Wednesday, 12 June 2013

The Silent Wife

Jodi Brett has been with Todd for twenty years. She has always been there for him no matter his actions. Todd loves Jodi but strays when it comes to sex. When he starts seeing his best friend’s daughter, the cracks in his comfortable life start to appear. Can he have his cake and eat it?

The characters of The Silent Wife are the sort you’ll love to hate. Todd is a serial cheater but Jodi lives in denial. As a therapist, she prides herself on her ability to act coolly and give Todd his space and that’s exactly what Todd loves about her. It’s ironic that the behaviour that Jodi thinks is balanced in her professional opinion is just what makes her seem a bit crazy to the reader. Natasha, the other woman, may be young and impulsive, but her actions seem much more rational from an emotional standpoint.

There’s quite a lot of psychology amongst the pages. Jodi is an odd one; a therapist who refuses to treat people with actual mental illness. Throughout conversations with her mentor, where she had to go through therapy sessions as part of her training, Jodi’s troubled background is slowly revealed. I’m not sure how this directly reflects to how she reacts to Todd’s infidelity except that she is clearly troubled.

I found it slow to get into although when I did the pages flew by. There are plenty of details of their domestic life and it takes a while for something to happen. I’m not sure the present tense narrative suited the story. In the first pages, it is indicated that Jodi will be made into a killer. Normally in a psychological thriller, a crime happens early on, but this is all about the actions that come before. There were several points when it felt like it was using present tense for things in the past and I’m not sure it quite worked for me.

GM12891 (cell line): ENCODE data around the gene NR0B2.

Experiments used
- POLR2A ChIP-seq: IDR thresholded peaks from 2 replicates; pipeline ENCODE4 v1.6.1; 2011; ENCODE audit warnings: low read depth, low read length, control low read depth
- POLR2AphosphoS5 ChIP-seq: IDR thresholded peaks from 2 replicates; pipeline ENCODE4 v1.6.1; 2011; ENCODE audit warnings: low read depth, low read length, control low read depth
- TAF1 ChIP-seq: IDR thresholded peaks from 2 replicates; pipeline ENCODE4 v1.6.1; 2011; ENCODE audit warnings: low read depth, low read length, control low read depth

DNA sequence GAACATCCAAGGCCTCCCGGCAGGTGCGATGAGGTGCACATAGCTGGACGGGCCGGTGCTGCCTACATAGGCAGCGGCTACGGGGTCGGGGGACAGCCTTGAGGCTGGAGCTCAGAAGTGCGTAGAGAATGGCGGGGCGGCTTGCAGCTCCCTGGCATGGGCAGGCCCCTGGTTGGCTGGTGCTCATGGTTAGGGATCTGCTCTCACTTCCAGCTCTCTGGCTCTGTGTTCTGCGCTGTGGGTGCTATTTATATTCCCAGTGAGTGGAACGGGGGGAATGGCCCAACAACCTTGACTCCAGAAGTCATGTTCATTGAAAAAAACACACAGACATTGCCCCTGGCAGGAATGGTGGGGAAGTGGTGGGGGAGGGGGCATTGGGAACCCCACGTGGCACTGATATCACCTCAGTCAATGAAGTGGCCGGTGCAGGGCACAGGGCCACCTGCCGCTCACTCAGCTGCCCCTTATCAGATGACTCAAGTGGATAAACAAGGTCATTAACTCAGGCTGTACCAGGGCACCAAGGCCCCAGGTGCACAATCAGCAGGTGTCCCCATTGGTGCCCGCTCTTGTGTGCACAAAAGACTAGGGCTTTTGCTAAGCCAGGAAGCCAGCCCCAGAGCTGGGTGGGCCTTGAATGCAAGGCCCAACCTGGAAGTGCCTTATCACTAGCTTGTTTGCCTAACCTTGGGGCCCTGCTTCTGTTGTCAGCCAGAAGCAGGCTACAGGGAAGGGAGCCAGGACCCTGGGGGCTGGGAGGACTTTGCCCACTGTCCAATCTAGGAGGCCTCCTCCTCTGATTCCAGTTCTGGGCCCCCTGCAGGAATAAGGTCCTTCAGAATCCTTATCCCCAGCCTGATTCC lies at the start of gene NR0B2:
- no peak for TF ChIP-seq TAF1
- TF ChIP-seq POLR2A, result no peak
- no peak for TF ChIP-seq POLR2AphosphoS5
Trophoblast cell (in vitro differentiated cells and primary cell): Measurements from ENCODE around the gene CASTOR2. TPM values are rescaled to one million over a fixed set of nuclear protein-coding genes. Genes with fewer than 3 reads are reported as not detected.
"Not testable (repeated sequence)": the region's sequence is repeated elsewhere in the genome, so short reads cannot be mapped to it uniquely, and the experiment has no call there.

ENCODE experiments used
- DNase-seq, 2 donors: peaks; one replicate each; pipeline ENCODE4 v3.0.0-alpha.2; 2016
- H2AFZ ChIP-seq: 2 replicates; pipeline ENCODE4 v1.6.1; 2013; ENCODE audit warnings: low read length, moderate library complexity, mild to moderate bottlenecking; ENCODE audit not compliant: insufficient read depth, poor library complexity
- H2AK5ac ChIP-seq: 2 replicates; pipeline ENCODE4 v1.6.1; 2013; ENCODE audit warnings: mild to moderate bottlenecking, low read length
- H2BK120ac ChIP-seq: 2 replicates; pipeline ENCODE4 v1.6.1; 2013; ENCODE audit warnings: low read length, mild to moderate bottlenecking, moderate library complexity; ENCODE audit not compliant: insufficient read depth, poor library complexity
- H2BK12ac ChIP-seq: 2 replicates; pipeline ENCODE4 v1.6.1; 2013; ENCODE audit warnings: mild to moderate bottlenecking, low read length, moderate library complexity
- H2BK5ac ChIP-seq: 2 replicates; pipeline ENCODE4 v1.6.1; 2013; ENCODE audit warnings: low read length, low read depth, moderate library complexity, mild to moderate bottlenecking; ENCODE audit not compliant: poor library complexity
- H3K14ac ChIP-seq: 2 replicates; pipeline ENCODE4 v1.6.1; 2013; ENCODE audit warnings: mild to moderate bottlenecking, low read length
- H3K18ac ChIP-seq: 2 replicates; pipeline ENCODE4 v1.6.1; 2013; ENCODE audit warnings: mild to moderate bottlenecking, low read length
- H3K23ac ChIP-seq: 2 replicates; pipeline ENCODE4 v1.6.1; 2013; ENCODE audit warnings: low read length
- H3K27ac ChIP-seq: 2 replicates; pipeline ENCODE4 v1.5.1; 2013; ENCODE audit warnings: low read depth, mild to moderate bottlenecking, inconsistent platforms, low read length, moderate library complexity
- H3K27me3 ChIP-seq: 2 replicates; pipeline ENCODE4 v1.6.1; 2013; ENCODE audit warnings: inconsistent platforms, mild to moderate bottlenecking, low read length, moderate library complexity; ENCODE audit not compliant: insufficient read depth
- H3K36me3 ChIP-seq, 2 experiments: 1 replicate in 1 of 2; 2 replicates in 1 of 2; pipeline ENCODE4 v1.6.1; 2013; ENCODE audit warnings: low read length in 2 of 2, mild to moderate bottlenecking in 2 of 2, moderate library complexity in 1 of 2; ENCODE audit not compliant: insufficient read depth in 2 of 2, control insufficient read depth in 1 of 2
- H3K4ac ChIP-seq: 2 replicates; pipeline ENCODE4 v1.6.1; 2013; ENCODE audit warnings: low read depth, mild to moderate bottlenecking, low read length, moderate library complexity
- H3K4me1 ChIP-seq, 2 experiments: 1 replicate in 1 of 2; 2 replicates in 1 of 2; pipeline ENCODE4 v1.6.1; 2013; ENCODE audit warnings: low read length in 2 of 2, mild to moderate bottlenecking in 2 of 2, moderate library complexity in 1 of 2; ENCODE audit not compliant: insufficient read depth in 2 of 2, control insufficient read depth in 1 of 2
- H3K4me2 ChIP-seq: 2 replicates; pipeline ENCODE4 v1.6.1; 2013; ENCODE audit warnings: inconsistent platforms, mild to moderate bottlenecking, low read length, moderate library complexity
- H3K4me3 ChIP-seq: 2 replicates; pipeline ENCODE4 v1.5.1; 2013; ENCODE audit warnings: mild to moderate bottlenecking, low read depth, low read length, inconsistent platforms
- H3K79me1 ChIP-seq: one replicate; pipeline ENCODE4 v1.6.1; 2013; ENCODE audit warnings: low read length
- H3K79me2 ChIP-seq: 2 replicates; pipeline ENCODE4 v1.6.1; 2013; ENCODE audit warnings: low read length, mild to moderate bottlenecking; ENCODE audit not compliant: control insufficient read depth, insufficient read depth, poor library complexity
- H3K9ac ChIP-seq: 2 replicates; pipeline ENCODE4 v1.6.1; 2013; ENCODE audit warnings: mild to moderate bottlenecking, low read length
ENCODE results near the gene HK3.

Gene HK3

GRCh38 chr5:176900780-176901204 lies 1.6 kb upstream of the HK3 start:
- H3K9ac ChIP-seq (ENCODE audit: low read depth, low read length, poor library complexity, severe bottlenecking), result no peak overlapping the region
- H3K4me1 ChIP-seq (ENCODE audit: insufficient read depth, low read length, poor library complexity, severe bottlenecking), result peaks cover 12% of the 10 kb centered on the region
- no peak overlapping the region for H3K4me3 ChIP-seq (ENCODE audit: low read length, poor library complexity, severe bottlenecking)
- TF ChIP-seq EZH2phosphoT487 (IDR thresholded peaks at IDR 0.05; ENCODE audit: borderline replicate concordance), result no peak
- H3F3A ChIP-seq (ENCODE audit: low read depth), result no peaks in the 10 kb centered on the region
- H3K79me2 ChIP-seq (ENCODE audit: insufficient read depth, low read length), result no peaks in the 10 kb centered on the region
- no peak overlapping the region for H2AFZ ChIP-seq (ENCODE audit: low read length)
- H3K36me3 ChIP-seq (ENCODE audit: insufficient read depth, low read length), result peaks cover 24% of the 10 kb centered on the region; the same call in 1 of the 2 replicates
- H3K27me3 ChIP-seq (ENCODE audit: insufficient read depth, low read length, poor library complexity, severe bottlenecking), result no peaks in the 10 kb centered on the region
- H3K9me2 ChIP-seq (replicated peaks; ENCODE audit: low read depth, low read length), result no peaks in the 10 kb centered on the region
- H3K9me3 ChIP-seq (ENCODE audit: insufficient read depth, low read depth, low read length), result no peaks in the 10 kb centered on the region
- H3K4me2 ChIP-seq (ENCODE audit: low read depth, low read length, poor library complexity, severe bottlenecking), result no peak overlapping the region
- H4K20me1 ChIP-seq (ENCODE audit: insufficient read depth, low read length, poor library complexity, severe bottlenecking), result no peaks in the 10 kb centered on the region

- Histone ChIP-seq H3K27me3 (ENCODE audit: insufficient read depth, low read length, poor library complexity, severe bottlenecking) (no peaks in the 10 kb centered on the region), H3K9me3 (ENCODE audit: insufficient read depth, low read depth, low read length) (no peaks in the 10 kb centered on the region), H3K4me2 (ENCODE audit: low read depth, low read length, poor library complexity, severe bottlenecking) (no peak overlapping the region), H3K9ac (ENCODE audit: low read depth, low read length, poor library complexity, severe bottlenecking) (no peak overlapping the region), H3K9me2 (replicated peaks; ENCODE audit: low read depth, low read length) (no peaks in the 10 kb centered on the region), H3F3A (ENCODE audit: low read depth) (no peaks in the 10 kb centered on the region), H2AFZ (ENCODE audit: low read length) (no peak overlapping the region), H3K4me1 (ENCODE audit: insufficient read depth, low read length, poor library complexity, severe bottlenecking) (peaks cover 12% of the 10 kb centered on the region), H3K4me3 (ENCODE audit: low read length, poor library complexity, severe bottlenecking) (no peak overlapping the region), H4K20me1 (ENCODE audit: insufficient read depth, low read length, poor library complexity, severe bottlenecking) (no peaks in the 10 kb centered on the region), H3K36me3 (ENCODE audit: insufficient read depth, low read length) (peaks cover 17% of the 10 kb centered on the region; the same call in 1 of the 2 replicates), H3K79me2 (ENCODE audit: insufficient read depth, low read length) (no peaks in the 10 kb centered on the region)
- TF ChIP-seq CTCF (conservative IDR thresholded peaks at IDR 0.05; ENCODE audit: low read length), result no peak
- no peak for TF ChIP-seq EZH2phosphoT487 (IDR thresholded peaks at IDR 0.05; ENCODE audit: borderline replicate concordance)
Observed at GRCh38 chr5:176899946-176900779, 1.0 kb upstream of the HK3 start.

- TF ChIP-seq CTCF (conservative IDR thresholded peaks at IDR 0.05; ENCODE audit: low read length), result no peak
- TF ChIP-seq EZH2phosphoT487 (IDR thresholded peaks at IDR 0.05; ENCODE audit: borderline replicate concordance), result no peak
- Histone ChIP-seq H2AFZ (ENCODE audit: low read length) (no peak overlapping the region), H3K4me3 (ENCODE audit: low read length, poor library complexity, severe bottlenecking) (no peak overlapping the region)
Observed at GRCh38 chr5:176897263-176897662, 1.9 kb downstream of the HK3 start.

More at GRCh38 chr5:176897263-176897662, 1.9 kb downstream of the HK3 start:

However it got to the point where I was turning the pages to see what crazy thing would pop into Todd or Jodi’s head next. The viewpoint switches between Her and Him and at times they both seem as lost as each other. There were moments when I actually laughed at them; though it’s certainly not meant to be funny but when you don’t like the characters, their predicament stops being traumatising.

Sadly A.S.A. Harrison died before she could see the publication of her debut. The Silent Wife is her legacy and will be published by Headline in trade paperback and ebook editions on 25th June 2013. Thanks go to the publisher for providing a copy for review. If you're really quick you can enter my giveaway to win a copy or keep your eyes on the #silentwife hashtag on Twitter.

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Also reviewed @ Displacement Activity



Disclosure: I received a copy of this book free of charge for review purposes only. Receipt of a book does not guarantee a review or endorsement. My reviews are my honest opinion and are not biased for the purpose of personal gain.

3 comments:

  1. Sounds like something I'd be into, but is it really heavy?

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    Replies
    1. It's pretty easy reading actually, if you don't mind all the domestic tasks.

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  2. I think the present tense narrative might annoy me a little bit (I find it a bit hit and miss sometimes), but this does sound interesting, and the kind of thing I would enjoy - thanks for the review!

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